Mariano Rivera blows save, Red Sox beat Yankees, 9-8, in extra innings
The Yankees' six-run seventh inning rally was all for naught as the Red Sox tie the game off Mariano Rivera in the ninth and win in 10 innings.
This would’ve been the best retaliation of all for those fireworks at Fenway last month. But the Yankees’ remarkable comeback against Boston Thursday night crumbled when Mariano Rivera blew a save in the ninth inning and the Red Sox won in the 10th.
Along the way, there was a disputed check-swing call that allowed Shane Victorino to then single in the winning run in Boston’s 9-8 victory, a poor throw by Austin Romine on Quintin Berry’s key steal, a bizarre baserunning sequence for Alfonso Soriano, a bummer of a start by Ivan Nova and no payback for last month’s Ryan Dempster flap.
And, oddly, swaths of empty seats at the Stadium for the opener of a crucial four-game series loaded with playoff implications for two bitter rivals.
It all added up to a night of temporary euphoria that soured into angst for the Yankees, who are desperately seeking a route into the playoffs. They started the night hoping they could still be a factor in the division race, although they are now nine games behind first-place Boston. They remain 2.5 games behind Tampa Bay in the race for the second wild card. “It’s a tough loss, there’s no doubt about it, but we’ve got to bounce back,” Joe Girardi said. “You can’t feel sorry for yourself. I like the way our guys fought back and if we continue to play like that, we’re going to win a lot of games.”
The Yankees had rallied from a 7-2 deficit with a six-run seventh inning and seemed a lock to win after David Robertson threw a scoreless eighth and Rivera came jogging in from the bullpen for the ninth.
“At that point, I think we got the game, but they never gave up,” Soriano said.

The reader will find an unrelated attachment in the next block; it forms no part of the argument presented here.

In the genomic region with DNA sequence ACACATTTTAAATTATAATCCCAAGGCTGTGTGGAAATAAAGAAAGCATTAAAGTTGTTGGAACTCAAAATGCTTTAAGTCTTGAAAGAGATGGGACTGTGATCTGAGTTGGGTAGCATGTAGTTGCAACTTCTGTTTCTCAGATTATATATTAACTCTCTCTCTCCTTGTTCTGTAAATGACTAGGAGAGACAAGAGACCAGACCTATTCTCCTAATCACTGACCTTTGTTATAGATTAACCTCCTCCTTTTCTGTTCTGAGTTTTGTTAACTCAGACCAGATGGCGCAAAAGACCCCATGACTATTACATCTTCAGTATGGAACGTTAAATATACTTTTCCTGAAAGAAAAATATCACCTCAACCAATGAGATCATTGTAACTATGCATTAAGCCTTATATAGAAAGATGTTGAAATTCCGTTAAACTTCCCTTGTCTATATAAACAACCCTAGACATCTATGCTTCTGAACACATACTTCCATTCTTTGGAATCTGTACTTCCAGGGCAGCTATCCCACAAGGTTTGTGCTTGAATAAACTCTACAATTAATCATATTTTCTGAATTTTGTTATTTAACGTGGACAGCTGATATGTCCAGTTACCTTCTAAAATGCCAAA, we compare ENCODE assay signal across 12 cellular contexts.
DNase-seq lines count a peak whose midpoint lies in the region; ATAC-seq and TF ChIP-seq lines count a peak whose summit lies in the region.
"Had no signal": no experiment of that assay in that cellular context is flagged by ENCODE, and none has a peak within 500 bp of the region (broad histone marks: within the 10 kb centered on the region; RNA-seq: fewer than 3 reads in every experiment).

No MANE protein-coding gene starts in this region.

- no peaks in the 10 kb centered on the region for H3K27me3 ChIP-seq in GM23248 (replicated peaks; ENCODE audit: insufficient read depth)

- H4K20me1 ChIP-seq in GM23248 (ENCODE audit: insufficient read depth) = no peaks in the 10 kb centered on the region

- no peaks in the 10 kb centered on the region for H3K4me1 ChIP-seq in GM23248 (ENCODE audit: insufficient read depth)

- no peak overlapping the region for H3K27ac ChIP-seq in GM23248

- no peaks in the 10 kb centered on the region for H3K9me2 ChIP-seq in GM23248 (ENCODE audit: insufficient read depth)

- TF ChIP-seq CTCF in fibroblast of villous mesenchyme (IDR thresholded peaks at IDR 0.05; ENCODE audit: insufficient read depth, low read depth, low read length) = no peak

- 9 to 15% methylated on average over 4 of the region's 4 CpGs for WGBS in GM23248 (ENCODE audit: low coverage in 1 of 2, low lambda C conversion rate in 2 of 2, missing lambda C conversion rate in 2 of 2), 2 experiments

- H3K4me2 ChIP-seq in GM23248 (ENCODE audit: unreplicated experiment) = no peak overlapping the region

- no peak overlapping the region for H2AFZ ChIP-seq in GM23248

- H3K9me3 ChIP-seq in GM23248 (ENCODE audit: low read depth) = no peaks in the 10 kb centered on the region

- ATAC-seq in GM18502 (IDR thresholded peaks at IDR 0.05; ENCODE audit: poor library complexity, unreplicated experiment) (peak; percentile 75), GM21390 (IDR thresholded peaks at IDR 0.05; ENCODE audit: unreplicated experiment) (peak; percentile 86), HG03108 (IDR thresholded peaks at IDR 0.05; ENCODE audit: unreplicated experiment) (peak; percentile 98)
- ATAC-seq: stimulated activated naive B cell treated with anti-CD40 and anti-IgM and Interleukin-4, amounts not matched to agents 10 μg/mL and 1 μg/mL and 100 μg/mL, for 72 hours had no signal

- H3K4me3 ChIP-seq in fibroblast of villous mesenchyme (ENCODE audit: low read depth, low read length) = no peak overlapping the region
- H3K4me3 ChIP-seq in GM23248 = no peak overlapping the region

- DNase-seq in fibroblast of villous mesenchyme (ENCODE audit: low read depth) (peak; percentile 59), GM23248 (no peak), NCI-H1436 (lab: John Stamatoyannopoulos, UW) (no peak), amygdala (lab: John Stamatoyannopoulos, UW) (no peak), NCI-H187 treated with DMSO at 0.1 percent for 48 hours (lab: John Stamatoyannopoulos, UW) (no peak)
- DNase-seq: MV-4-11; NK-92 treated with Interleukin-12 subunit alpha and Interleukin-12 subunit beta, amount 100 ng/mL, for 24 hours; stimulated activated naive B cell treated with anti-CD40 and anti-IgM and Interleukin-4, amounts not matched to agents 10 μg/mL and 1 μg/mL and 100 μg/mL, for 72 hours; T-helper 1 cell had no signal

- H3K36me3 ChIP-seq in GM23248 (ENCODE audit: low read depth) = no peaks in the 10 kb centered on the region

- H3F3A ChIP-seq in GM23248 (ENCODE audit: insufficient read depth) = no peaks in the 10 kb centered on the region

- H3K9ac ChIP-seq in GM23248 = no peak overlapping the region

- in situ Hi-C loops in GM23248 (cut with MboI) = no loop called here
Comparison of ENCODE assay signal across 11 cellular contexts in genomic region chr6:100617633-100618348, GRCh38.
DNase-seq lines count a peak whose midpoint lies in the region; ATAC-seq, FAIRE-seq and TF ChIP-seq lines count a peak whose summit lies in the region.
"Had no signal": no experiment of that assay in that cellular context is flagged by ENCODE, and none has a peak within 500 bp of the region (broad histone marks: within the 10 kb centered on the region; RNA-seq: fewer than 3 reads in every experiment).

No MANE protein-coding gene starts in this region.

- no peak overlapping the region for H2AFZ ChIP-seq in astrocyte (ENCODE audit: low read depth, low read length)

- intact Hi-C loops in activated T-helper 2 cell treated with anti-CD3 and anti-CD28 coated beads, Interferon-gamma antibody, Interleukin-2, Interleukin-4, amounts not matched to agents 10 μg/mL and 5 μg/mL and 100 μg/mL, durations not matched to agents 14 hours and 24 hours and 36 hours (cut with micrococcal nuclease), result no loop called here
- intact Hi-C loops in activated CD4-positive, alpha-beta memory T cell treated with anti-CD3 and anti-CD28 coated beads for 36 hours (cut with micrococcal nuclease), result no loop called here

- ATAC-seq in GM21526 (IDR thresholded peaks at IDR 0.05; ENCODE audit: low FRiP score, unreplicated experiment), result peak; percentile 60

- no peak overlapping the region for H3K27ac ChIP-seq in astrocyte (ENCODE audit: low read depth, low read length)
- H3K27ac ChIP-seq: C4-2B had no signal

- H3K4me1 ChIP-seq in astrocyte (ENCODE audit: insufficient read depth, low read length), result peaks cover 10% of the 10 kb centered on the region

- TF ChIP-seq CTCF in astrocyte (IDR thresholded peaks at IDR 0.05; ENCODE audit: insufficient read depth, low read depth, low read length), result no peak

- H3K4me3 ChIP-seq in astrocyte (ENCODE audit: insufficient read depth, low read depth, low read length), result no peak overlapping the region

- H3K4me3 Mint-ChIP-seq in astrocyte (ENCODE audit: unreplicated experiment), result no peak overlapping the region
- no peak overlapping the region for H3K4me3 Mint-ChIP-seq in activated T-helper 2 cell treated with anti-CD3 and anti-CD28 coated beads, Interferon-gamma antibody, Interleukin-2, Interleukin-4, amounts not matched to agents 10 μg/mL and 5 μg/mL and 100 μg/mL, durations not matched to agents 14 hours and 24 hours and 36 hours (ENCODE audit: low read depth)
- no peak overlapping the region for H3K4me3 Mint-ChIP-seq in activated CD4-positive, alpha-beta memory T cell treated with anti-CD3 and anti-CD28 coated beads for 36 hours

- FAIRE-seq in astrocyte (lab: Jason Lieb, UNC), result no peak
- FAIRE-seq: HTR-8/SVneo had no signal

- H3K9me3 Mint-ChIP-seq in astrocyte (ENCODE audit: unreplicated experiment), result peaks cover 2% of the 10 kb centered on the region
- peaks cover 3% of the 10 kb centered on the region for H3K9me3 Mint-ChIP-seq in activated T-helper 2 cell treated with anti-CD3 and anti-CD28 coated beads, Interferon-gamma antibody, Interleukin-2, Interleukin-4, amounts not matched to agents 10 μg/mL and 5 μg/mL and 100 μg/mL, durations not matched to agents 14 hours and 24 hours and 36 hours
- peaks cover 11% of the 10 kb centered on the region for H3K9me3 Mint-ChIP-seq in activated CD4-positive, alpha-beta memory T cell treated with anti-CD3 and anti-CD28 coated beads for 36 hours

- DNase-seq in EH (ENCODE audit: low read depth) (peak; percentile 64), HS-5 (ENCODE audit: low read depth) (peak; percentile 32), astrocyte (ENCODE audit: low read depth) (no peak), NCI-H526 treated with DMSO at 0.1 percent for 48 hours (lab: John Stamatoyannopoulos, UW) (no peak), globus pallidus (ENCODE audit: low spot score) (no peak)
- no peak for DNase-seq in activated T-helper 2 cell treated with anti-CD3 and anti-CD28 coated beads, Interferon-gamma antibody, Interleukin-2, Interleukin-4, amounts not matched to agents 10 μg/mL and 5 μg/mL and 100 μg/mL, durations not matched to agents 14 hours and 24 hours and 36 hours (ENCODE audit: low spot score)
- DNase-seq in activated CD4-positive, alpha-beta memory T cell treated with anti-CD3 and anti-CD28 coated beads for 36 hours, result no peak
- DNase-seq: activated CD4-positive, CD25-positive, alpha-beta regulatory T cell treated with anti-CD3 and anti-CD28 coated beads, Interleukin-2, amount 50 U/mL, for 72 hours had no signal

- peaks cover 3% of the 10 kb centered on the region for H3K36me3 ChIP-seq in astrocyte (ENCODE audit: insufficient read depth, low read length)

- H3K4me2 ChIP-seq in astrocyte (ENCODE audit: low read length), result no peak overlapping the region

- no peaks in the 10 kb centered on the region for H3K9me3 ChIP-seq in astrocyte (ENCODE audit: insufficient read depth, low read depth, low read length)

But Rivera, pitching for the third consecutive day, suffered his sixth blown save of the season after getting the first two outs of the ninth. He allowed a single to Mike Napoli and then saw pinch-runner Berry steal second and go to third on Romine’s throwing error. Romine later blamed himself for the steal, saying he held the ball too long.
Stephen Drew followed with a broken-bat RBI single to right that tied the score at 8. Rivera, who had gotten four outs in Wednesday’s win over the White Sox, said his recent workload was not a factor. “I was fine, it wasn’t an issue,” he stressed. “A broken bat over (Robinson) Cano’s head, you can’t do nothing. It’s part of the game.
“It was a tough one. We just have to forget about it and come in tomrorrow.”
Victorino’s winner came after he had checked his swing on what would’ve been strike three. Television replays showed he broke his wrists, but plate umpire Rob Drake did not call it, and when Drake asked first-base ump Joe West for help, West said Victorino didn’t swing, too.
The Yankees, not surprisingly, thought differently, and pitcher Joba Chamberlain was ejected by West after expressing his opinion. “I do (think he swung),” Girardi said. “It’s frustrating, because I thought he went. But you have to be able to overcome things.”
Added Romine: “I thought he swung. That was a pretty big key moment in the game, that he swung.” On Victorino’s hit, the Yankees had a potential play at the plate, but Ellsbury scored. Romine said he didn’t get a good glove on the ball.
“Those are tough plays,” Girardi said.
Nova, who was the AL Pitcher of the Month for August, didn’t resemble that pitcher Thursday night. His pitch count soared so quickly — he threw 47 pitches in the third inning alone — that he lasted only four innings, giving up three runs. He was replaced by Preston Claiborne to start the fifth, but Claiborne was awful, allowing three runs without retiring a batter.
The Yankees trailed, 7-2, entering the seventh, and many fans from the announced crowd of 40,481 had already left. But the Yanks erupted for six runs. Lyle Overbay, dumped by the Red Sox in spring training, delivered the go-ahead hit, a two-run single.
In the ninth, the Yanks had a final chance when Soriano walked and was credited with a stolen base after foiling a pickoff. But he was picked off second.
Heading into the game, most of the baseball world was wondering whether the Yankees would retaliate for Dempster’s actions, including Major League Baseball.
Nothing happened, other than another tight rivalry game.
“It’s a little tough,” Soriano said of the loss. “But we don’t have to put our heads down. There are three more games left, and I hope we come with the same energy and same attitude.”